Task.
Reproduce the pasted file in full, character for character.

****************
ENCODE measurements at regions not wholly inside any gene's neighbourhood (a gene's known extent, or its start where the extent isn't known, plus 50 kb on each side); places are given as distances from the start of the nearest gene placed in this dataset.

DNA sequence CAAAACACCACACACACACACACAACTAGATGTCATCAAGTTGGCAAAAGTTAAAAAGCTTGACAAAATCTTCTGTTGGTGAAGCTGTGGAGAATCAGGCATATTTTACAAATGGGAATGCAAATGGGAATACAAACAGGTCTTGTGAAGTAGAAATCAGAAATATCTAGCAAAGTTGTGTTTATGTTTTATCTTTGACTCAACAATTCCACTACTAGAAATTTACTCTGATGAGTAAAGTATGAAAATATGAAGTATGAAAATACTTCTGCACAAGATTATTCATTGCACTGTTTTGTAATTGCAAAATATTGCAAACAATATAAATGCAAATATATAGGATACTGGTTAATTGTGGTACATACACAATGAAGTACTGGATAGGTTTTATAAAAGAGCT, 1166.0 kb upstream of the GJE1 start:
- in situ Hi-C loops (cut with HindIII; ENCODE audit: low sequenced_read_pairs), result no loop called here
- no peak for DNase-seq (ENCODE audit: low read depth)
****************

ENCODE measurements at regions not wholly inside any gene's neighbourhood (a gene's known extent, or its start where the extent isn't known, plus 50 kb on each side); places are given as distances from the start of the nearest gene placed in this dataset.

DNA sequence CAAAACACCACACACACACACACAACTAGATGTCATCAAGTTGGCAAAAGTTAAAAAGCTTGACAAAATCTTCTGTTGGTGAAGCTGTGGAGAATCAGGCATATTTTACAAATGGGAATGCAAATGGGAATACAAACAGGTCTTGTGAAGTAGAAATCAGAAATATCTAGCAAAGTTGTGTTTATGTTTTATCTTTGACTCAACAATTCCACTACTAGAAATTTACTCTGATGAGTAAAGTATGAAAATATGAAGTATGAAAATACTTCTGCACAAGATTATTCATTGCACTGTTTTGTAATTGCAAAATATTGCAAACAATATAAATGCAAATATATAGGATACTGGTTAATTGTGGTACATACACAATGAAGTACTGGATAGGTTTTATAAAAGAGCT, 1166.0 kb upstream of the GJE1 start:
- in situ Hi-C loops (cut with HindIII; ENCODE audit: low sequenced_read_pairs), result no loop called here
- no peak for DNase-seq (ENCODE audit: low read depth)